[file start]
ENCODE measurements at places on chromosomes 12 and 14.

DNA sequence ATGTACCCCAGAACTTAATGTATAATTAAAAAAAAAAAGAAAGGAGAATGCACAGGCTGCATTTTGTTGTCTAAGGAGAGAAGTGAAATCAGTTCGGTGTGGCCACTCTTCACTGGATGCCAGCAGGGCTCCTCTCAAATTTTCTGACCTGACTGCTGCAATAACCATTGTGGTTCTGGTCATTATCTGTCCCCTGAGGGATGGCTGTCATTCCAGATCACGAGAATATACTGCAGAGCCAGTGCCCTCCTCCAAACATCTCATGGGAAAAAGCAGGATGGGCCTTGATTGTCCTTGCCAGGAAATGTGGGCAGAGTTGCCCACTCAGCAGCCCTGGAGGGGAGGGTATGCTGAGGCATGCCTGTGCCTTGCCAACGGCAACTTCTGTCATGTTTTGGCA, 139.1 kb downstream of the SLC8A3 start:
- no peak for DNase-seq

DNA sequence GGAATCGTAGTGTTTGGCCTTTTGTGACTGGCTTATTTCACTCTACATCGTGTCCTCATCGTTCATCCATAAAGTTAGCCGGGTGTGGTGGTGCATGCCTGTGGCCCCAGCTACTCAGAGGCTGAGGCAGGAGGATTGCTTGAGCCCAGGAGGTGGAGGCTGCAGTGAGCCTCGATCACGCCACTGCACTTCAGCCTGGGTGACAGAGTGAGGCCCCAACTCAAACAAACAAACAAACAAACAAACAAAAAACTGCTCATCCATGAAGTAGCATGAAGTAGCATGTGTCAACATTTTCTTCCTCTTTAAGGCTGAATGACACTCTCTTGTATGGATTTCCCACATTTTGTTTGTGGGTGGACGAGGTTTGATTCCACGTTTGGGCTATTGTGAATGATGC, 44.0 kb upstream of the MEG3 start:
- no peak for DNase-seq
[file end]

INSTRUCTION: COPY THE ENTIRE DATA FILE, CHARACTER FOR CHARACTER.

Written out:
ENCODE measurements at places on chromosomes 12 and 14.

DNA sequence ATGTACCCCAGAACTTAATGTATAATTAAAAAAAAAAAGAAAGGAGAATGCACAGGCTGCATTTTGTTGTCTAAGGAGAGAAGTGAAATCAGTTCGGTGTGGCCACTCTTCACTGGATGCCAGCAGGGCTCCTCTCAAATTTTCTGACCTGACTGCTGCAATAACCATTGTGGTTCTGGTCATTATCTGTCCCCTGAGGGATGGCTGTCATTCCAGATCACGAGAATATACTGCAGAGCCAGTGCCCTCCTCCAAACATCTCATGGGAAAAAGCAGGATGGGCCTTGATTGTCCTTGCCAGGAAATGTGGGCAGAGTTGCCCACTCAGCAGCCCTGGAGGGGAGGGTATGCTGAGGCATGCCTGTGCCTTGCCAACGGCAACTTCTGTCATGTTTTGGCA, 139.1 kb downstream of the SLC8A3 start:
- no peak for DNase-seq

DNA sequence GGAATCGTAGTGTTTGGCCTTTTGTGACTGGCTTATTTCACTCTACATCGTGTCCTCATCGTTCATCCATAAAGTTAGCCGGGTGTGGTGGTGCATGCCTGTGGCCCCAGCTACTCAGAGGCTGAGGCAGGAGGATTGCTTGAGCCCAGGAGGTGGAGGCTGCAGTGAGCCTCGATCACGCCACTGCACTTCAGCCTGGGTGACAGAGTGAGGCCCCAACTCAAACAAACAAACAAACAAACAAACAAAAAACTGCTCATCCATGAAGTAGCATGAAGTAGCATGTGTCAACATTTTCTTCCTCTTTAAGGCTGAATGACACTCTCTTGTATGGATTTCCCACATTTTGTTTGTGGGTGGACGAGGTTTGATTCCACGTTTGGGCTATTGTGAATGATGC, 44.0 kb upstream of the MEG3 start:
- no peak for DNase-seq